Many industry observers are expecting the blockchain/distributed ledger technology (DLT) movement to yield real-world results (and tests) this year, which is making some entrenched concerns nervous and some rebels very happy.
In fact, we reported on how HSBC has been using a DLT implementation internally to settle more than three million foreign exchange (FX) transactions and to make more than 150,000 payments worth $250 billion.
But before the revolutionary battles begin, I must caution all sides that openness and interoperability have to be in place first.
I have been covering technology developments since 1987, which includes major wars over Beta and VHS, PC desktop operating systems (Microsoft won), the supposedly open Unix OSes, workstations vs. minicomputers, minicomputers vs. mainframes, multiple search engines and many web browsers.
The only common aspects of these macho-nerd wars are the truths that these battles never improved the technology, made many lawyers rich, and harmed customers at the expense of the vendors.
So, I am more than a little concerned that we may be on the brink of “The Blockchain Wars” because so many vested interests are behind many blockchains (and so many want to see blockchains fail).
My fear is that we will have successful blockchain/DLT implementations that will compete against each other rather than interoperate to bring about that much-needed revolution in efficiency for securities operations. Basically, truly competing blockchains actually defeat the purpose of having them.
But I may be putting the cart before the horse and there may be accommodations being made so that a securities operation can trip the light fantastic among blockchains without too many interruptions.
And, despite my worried and neurotic nature, there is a sign that others are also thinking about a base line of openness and interoperability.
The Blockchain company R3 has just launched “an open blockchain network” that will support a growing number of Corda Network users, and be run by a non-profit organization that is independent of R3.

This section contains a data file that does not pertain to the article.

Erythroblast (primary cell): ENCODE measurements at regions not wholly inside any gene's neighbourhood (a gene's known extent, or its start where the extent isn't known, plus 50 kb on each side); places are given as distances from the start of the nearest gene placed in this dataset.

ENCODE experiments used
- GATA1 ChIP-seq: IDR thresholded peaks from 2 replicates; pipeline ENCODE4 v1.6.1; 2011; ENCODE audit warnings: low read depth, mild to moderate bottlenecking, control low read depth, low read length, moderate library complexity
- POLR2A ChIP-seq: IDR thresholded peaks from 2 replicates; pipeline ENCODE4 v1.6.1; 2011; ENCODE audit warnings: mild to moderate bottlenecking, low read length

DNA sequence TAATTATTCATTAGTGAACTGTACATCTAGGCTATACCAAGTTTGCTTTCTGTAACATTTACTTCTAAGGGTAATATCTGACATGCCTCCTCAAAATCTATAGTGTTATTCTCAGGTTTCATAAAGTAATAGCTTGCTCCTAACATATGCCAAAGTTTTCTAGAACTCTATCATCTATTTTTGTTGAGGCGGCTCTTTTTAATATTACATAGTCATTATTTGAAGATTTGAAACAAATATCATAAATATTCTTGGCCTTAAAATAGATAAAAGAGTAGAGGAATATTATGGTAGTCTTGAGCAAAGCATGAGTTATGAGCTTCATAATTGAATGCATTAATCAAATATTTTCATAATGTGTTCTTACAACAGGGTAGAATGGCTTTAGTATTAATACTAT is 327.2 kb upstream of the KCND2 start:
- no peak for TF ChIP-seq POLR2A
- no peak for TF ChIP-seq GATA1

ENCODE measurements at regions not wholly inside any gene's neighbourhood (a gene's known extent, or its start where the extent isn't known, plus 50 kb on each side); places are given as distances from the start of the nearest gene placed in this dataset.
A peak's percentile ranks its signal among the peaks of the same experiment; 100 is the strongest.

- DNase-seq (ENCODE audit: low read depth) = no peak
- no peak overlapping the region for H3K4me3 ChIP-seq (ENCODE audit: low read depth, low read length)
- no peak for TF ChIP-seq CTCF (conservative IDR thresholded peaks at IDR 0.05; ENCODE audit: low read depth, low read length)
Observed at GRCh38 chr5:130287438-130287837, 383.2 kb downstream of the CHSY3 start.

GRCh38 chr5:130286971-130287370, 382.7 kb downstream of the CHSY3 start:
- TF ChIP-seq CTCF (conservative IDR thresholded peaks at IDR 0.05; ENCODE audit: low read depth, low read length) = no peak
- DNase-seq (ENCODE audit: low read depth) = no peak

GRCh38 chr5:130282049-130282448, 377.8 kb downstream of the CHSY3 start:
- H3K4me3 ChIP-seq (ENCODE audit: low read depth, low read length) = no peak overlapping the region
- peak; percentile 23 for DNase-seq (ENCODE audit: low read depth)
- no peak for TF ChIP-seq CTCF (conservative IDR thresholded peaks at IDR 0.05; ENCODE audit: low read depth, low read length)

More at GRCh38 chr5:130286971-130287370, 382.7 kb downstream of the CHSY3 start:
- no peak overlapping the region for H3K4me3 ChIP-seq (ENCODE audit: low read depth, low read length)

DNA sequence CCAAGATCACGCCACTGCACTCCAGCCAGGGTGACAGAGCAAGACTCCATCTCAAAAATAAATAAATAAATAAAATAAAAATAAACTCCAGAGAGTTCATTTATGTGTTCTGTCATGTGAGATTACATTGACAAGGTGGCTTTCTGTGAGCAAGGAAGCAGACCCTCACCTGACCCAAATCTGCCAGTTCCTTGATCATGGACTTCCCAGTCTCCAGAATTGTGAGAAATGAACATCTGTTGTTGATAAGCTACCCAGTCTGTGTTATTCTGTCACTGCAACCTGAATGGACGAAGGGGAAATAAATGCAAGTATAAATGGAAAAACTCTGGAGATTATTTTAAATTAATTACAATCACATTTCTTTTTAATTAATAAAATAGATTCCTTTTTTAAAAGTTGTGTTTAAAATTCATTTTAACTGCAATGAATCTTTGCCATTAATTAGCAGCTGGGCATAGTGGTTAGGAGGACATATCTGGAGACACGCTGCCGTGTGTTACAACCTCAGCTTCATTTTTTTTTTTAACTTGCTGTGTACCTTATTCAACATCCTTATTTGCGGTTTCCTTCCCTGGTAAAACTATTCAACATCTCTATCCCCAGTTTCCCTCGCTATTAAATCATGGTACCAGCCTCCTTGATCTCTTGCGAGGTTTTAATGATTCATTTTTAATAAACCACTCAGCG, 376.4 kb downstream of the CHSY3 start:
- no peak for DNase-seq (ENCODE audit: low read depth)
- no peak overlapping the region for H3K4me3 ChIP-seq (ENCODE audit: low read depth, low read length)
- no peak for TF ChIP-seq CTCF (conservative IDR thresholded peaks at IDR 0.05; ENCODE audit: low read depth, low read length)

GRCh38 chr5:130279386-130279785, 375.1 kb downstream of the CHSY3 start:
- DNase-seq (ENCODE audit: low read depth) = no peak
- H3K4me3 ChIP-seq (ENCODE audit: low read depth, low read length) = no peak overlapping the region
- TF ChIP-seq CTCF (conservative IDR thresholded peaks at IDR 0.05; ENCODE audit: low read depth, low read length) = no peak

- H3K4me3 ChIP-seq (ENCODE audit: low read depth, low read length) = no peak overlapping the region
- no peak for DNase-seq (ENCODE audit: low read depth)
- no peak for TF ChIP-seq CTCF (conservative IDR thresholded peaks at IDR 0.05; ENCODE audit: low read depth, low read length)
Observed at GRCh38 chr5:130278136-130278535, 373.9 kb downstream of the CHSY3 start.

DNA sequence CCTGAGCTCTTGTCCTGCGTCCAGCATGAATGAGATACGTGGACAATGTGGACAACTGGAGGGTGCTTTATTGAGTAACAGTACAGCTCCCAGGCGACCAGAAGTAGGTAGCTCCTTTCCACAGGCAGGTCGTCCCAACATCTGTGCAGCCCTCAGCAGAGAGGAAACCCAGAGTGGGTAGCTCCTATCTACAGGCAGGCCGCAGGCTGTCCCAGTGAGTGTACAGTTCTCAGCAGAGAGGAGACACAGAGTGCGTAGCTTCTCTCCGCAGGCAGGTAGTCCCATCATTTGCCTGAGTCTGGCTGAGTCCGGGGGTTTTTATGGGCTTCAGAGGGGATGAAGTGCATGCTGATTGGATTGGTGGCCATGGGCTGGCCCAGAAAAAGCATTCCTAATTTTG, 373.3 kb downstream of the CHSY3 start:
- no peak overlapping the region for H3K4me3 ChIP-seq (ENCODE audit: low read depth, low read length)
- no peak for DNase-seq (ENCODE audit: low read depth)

The Corda Network exists to facilitate “full interoperability between applications and businesses on Corda. This allows data used on one application to be shared onto another, supporting the ‘network effect’ of running multiple applications, and having multiple firms on Corda,” according to R3.
The Corda Network will enable data and digital asset transfers among “communities of nodes (business networks) and different CorDapps,” R3 officials say.
The goal is to facilitate private ecosystems within organizations “or with trusted commercial partners, while remaining interoperable with the wider Corda community where appropriate.” The nonprofit governing body, the Corda Network Foundation, will consist of Corda Network members, including B3i, Capgemini, Natixis and SEB, already supporters of this effort. The foundation’s board will consist of directors from the network and elected by Corda Network members.
“Participants will be able to build their systems to suit their exact needs and ensure the security of their data, while still benefiting from the advantages of a universal network,” says David E. Rutter, CEO of R3, in a prepared statement.
We don’t know yet what other blockchains are ready for prime time and if other blockchain technology companies are willing to truly embrace openness. However, HSBC’s news and R3’s move appear to be steps in the right direction.